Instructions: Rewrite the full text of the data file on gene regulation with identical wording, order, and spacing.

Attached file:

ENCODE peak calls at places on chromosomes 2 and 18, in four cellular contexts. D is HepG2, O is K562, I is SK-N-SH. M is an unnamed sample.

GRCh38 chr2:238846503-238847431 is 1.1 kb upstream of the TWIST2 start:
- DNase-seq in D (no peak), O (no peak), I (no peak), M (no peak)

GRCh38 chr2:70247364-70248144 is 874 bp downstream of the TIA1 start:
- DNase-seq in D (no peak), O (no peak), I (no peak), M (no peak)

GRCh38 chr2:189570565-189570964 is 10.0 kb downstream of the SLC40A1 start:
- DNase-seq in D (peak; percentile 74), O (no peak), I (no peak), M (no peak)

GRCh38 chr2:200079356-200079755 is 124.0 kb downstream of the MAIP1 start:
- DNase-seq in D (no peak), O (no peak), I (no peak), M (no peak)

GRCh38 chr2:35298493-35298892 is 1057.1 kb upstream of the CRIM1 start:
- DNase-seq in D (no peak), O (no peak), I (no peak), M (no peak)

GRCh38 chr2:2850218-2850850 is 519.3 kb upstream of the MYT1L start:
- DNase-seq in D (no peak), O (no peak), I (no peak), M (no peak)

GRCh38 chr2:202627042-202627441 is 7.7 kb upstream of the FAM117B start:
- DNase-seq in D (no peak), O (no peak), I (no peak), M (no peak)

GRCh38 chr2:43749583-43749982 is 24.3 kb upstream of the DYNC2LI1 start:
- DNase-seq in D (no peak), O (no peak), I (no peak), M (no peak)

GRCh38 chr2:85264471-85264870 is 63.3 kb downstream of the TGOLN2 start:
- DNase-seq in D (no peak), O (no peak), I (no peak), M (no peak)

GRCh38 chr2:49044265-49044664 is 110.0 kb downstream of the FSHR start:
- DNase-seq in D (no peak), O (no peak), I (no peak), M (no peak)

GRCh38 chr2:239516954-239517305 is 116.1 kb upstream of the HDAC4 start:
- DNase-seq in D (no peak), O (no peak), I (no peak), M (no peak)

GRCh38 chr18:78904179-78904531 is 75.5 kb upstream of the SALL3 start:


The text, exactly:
ENCODE peak calls at places on chromosomes 2 and 18, in four cellular contexts. D is HepG2, O is K562, I is SK-N-SH. M is an unnamed sample.

GRCh38 chr2:238846503-238847431 is 1.1 kb upstream of the TWIST2 start:
- DNase-seq in D (no peak), O (no peak), I (no peak), M (no peak)

GRCh38 chr2:70247364-70248144 is 874 bp downstream of the TIA1 start:
- DNase-seq in D (no peak), O (no peak), I (no peak), M (no peak)

GRCh38 chr2:189570565-189570964 is 10.0 kb downstream of the SLC40A1 start:
- DNase-seq in D (peak; percentile 74), O (no peak), I (no peak), M (no peak)

GRCh38 chr2:200079356-200079755 is 124.0 kb downstream of the MAIP1 start:
- DNase-seq in D (no peak), O (no peak), I (no peak), M (no peak)

GRCh38 chr2:35298493-35298892 is 1057.1 kb upstream of the CRIM1 start:
- DNase-seq in D (no peak), O (no peak), I (no peak), M (no peak)

GRCh38 chr2:2850218-2850850 is 519.3 kb upstream of the MYT1L start:
- DNase-seq in D (no peak), O (no peak), I (no peak), M (no peak)

GRCh38 chr2:202627042-202627441 is 7.7 kb upstream of the FAM117B start:
- DNase-seq in D (no peak), O (no peak), I (no peak), M (no peak)

GRCh38 chr2:43749583-43749982 is 24.3 kb upstream of the DYNC2LI1 start:
- DNase-seq in D (no peak), O (no peak), I (no peak), M (no peak)

GRCh38 chr2:85264471-85264870 is 63.3 kb downstream of the TGOLN2 start:
- DNase-seq in D (no peak), O (no peak), I (no peak), M (no peak)

GRCh38 chr2:49044265-49044664 is 110.0 kb downstream of the FSHR start:
- DNase-seq in D (no peak), O (no peak), I (no peak), M (no peak)

GRCh38 chr2:239516954-239517305 is 116.1 kb upstream of the HDAC4 start:
- DNase-seq in D (no peak), O (no peak), I (no peak), M (no peak)

GRCh38 chr18:78904179-78904531 is 75.5 kb upstream of the SALL3 start: